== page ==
cover image: Vishnu R Nair
The music industry is all relationship built.
image: Sterling Davis
5 Tips on How to Break Into the LA Live Music Scene
- Go Out and Play
The live music industry is all relationship built. It’s all about whom you know and who knows you. So you have to go out and meet people! There’s a series of great “jam nights” across the greater Los Angeles area. Jam nights are great because it’s not only a chance for you to go showcase your skills, but showcase them in front of fellow musicians. You never know who’s in the audience at these jams and you never know what opportunities they may have; so you want to play well and be cool!
- Be Prepared
Having said you never know who’s going to be in the audience, you always (I repeat: ALWAYS) want to be unbelievably prepared in the material you’re playing, REGARDLESS the situation. Showing up to a rehearsal, gig, jam, session, ANYTHING unprepared does nothing but make you look silly and unprofessional. You have to let people know you’re reliable and you’ll be clutch every time. Otherwise, why should they hire you? There’s no such thing as being too prepared, so take the time, go the extra mile, and really nail anything you do! Your reputation is everything here. If one guy thinks of you as ‘the guy that slips’, he’s going to tell of all his/her friends and next thing you know, half of Southern California thinks you can’t even play “Wonderwall.”
- Be a Great Hang
Every musician will tell you this. When on a tour, you only really think about the hour you’re on stage rocking out, but what about the other twenty-three hours of the day? There’s a lot of down time as a musician and people only want to spend it with people they enjoy spending time with. So always be friendly, mindful of whom you’re working with, what joke is okay to say and which isn’t. It’s crazy the amount of talented people I know that have been let go from a gig just because of something silly like being too outspoken politically or their poor taste in humor.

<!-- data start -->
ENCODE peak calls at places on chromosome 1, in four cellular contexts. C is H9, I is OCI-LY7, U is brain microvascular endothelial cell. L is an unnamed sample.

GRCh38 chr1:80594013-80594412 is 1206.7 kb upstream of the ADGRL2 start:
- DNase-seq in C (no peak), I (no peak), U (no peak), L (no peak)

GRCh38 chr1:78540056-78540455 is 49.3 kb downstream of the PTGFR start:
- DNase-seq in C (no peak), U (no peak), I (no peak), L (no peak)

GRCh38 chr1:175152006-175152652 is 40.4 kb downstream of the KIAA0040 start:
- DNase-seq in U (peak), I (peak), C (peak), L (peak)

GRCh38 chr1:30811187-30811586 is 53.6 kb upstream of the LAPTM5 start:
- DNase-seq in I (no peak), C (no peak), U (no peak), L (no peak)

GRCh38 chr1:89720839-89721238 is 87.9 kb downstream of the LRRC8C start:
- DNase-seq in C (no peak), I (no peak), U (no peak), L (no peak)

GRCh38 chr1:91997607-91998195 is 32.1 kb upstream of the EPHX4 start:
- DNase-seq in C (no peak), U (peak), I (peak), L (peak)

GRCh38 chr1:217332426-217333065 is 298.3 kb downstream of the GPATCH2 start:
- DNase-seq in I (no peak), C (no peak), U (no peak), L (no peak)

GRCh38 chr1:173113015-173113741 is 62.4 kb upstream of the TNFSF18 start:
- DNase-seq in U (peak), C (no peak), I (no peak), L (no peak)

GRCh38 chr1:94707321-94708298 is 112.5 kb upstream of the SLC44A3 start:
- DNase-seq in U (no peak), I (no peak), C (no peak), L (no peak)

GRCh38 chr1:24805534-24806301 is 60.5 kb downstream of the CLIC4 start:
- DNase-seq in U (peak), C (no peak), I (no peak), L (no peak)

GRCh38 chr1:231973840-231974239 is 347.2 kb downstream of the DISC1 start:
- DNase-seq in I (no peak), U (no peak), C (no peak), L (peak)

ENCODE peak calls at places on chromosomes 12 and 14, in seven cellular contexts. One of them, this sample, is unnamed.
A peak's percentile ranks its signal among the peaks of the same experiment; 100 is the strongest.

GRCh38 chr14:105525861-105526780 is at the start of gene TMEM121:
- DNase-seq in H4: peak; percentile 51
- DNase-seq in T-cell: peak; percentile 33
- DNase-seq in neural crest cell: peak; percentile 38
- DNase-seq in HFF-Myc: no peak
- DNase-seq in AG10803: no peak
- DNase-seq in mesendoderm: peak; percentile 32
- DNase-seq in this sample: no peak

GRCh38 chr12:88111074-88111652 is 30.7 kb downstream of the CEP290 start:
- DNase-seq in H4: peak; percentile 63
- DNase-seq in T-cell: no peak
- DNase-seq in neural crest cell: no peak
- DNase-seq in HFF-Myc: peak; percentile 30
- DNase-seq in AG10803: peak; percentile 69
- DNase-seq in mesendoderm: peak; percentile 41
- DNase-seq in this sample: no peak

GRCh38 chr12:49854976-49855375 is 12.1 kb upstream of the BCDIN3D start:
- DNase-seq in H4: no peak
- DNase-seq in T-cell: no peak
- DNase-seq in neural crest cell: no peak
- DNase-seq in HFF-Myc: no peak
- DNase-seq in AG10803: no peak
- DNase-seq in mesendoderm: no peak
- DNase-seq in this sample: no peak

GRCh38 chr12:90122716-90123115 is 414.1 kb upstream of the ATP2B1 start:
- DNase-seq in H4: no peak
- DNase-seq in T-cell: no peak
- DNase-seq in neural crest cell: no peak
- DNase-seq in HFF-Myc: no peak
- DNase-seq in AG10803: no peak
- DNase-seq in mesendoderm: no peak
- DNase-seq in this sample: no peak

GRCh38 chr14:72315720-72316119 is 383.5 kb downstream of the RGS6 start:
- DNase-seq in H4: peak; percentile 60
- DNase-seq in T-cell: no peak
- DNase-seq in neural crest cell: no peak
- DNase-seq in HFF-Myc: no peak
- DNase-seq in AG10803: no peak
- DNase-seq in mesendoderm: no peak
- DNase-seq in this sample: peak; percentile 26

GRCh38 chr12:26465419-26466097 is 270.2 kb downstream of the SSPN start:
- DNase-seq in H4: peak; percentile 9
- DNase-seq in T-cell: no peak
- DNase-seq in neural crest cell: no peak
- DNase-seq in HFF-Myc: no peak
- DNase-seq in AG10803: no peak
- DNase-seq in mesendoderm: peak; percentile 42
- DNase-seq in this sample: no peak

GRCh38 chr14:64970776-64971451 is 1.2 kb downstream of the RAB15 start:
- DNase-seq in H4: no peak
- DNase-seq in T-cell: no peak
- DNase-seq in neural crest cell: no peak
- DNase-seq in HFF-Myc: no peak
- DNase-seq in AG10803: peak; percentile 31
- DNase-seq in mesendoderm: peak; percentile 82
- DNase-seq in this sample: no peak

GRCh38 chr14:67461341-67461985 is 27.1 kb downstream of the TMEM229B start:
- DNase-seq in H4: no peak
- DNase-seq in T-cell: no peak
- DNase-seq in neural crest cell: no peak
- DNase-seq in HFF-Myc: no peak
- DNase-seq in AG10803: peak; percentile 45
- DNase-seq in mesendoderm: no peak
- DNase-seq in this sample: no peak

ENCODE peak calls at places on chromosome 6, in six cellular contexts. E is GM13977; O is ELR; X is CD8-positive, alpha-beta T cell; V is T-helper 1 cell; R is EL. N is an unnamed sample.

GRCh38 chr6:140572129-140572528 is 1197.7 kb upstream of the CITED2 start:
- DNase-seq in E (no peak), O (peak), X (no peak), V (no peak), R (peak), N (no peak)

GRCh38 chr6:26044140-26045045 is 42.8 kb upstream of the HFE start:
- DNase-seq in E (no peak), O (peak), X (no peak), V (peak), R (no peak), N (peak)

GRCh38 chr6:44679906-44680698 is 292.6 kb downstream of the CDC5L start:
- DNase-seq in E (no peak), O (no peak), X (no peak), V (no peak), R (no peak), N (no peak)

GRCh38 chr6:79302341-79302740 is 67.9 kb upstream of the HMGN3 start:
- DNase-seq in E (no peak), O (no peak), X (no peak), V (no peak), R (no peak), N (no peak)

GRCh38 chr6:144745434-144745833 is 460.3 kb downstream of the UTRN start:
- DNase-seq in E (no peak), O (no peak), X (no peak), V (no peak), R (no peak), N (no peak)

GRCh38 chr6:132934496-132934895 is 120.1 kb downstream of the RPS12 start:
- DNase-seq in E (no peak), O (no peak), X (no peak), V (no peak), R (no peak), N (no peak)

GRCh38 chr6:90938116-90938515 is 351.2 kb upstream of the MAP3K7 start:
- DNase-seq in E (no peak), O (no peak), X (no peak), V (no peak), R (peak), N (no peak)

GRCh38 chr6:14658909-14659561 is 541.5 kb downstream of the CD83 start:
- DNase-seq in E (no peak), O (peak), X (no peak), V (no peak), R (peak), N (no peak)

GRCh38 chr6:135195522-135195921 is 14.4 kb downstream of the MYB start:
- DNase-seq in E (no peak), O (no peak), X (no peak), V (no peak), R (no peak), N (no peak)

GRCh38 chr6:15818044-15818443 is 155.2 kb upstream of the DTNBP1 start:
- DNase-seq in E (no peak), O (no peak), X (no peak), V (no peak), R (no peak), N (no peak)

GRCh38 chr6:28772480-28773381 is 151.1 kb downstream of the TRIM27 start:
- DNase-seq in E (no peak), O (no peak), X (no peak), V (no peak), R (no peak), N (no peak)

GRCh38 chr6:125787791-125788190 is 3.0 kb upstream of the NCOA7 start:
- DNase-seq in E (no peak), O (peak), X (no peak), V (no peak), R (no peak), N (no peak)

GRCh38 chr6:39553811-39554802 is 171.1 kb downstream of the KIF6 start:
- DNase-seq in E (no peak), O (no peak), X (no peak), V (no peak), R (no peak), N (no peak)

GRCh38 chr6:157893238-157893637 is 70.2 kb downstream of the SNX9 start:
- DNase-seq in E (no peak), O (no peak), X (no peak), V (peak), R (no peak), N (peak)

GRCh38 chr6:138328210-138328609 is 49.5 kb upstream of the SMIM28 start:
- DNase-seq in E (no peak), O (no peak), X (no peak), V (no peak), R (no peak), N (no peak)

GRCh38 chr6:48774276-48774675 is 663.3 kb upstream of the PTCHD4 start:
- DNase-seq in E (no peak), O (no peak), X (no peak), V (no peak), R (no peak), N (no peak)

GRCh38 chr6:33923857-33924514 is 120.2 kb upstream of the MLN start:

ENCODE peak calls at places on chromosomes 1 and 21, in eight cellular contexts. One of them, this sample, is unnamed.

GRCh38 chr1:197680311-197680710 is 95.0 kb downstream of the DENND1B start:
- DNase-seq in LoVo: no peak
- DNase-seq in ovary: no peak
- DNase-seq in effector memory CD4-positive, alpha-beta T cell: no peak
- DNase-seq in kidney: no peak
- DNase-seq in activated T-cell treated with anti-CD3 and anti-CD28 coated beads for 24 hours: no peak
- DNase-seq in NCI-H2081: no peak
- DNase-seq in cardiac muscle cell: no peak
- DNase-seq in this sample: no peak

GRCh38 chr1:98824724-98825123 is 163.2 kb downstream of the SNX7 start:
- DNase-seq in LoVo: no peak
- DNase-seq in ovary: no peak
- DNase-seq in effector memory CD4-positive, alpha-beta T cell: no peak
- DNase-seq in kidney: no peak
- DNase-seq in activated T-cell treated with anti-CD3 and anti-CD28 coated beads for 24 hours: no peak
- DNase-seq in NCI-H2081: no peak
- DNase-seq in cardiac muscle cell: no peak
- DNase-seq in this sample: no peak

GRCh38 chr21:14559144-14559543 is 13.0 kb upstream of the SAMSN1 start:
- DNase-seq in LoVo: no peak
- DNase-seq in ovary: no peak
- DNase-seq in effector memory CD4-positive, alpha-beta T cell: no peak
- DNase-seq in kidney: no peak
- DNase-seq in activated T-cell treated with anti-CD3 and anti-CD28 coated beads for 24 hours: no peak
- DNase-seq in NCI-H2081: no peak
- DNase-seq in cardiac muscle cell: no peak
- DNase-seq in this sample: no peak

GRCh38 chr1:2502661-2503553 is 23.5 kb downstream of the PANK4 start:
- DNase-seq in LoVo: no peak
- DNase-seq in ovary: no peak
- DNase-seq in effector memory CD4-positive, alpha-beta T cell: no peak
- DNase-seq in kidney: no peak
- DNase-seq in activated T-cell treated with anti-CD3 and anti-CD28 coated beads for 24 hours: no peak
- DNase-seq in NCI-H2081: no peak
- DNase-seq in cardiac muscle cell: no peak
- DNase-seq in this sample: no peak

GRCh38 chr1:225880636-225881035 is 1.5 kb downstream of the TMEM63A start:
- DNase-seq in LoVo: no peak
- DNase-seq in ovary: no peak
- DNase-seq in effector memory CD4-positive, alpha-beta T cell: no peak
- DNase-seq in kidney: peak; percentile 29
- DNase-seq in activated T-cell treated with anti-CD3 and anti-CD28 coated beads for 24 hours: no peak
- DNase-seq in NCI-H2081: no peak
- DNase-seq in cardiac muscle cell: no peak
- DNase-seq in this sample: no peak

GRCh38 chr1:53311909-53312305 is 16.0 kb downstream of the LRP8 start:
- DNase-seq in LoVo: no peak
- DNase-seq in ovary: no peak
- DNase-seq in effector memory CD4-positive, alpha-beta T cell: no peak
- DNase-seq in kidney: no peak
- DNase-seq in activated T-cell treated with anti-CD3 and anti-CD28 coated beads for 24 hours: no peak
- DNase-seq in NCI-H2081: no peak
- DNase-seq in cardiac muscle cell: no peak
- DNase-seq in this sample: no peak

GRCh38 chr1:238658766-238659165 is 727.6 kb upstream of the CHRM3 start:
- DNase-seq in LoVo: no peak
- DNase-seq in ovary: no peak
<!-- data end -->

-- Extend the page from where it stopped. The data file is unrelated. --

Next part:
- Be Open-Minded
Your ideal dream gig may come one day, but unfortunately it won’t every day. However, you have to keep working and keep getting your name and your face out there. So if an opportunity comes that may not necessarily “be your thing”, don’t shut it down just yet! Nothing is wrong with being diverse and trying new things. For example, I’ve never been much of a metal player, but I got a call to do a run of gigs for a symphonic metal band and it was awesome! I had to work a little harder, but I met some great musicians, had a great run of shows, and built work relationships that I hope to keep for a long time!
- Have Fun and Enjoy the Journey!
This industry is unlike any other. You practically get to hang out and play awesome music with your friends all day and you get paid for it. It’s freaking awesome! There are always going to be ups and downs, but it’s a long journey you’re on, so enjoy it! Take pride in the successes, and learn from the failures. You’re going to fall off the horse a few times and there’s a lot rejection in the beginning, but keep getting up and try again the next day! Trust me, it’s all worth it in the end.
Article by Jake Courlang
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